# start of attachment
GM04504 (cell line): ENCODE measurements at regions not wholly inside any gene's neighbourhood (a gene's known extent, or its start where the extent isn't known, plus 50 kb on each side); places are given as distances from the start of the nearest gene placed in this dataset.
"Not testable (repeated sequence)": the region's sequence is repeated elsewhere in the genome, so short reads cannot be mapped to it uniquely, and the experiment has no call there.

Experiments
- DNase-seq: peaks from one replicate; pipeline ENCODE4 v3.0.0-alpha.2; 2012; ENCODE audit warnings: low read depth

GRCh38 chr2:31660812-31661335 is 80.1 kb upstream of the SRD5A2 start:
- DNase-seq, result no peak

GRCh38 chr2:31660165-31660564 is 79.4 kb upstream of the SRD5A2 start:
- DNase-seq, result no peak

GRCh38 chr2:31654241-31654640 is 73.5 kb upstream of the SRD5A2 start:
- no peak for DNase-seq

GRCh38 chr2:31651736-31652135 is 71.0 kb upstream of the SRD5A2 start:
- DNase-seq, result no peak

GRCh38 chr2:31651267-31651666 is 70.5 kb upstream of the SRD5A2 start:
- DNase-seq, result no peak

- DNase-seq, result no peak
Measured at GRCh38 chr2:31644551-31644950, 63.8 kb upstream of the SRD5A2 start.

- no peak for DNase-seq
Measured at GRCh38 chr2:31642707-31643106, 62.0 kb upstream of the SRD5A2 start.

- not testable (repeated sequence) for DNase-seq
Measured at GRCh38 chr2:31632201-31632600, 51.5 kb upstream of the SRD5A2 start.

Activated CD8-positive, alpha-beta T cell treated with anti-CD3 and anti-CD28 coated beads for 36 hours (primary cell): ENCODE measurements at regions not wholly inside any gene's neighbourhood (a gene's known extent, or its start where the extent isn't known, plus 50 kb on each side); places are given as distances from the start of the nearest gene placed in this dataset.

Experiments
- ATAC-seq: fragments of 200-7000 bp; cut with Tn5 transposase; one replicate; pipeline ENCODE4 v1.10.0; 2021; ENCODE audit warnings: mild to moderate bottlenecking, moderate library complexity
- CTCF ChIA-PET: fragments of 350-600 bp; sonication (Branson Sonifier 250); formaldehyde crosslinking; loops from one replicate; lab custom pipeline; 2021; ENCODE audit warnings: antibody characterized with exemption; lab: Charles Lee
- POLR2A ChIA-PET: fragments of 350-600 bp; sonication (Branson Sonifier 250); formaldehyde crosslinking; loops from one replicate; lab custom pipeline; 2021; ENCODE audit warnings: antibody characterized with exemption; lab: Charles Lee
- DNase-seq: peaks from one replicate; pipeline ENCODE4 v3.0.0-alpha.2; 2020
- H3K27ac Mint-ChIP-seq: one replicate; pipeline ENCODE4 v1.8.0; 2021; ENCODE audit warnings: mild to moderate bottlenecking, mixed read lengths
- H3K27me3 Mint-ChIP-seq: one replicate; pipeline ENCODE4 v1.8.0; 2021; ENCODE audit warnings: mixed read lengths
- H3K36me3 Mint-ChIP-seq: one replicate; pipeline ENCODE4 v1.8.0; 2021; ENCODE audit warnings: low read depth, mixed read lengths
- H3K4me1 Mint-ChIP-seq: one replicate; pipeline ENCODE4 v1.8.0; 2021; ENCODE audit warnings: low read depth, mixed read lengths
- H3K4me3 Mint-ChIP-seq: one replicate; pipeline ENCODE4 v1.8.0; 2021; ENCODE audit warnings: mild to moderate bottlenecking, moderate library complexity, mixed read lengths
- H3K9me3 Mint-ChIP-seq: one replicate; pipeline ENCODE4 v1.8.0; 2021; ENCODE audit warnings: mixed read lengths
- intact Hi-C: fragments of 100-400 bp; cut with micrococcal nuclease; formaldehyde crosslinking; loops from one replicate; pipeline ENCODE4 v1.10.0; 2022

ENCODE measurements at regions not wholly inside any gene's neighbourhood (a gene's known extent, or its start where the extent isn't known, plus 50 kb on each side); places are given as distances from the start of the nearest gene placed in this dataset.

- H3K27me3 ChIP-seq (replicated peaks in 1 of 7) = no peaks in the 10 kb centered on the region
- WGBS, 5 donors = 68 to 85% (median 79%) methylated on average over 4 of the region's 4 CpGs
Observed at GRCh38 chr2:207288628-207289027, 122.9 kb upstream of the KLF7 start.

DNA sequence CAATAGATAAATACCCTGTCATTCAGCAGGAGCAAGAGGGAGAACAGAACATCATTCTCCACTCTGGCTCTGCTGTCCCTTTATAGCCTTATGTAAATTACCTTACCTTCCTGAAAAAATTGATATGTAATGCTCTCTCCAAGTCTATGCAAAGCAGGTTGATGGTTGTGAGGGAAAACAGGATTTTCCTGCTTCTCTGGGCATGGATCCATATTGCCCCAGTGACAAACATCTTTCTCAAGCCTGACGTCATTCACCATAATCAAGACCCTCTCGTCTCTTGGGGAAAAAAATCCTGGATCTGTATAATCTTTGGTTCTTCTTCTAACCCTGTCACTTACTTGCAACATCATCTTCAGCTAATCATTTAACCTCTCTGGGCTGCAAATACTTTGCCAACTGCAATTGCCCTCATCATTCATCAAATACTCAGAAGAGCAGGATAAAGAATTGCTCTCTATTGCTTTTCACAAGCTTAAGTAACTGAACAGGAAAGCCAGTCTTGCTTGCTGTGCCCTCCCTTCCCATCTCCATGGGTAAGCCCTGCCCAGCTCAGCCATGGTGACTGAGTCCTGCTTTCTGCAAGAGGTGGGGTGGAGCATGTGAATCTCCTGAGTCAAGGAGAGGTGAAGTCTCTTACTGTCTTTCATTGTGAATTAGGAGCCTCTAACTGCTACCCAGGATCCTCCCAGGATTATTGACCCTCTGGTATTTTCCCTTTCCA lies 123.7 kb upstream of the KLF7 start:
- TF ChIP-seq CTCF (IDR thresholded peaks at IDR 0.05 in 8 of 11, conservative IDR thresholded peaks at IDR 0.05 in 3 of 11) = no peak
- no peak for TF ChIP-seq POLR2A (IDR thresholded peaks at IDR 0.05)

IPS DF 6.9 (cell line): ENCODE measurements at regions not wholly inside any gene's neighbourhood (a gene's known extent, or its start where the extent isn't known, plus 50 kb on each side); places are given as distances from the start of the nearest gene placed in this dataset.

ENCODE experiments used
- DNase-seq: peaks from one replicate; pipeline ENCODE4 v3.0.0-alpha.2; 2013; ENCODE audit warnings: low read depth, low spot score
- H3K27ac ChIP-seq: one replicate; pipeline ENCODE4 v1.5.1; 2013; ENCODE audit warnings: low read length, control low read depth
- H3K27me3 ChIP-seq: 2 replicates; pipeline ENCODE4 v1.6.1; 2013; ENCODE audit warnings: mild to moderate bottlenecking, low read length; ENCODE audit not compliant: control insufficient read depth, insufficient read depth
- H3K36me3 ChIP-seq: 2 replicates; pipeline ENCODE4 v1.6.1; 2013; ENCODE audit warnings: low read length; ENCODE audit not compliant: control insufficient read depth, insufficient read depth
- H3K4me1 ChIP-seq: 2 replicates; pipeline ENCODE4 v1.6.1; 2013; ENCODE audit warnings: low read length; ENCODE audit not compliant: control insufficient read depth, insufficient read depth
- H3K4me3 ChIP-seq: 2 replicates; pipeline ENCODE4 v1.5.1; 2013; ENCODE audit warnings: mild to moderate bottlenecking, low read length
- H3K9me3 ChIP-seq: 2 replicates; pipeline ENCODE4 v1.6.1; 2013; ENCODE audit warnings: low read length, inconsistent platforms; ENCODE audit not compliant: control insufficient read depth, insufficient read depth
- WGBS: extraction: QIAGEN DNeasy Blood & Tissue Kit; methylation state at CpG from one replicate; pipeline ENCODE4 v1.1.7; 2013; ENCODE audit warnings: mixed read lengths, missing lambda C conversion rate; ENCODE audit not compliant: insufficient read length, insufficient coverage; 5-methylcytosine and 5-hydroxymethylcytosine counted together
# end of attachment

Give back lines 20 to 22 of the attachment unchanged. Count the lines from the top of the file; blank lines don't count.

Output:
Measured at GRCh38 chr2:31632201-31632600, 51.5 kb upstream of the SRD5A2 start.

Activated CD8-positive, alpha-beta T cell treated with anti-CD3 and anti-CD28 coated beads for 36 hours (primary cell): ENCODE measurements at regions not wholly inside any gene's neighbourhood (a gene's known extent, or its start where the extent isn't known, plus 50 kb on each side); places are given as distances from the start of the nearest gene placed in this dataset.

Experiments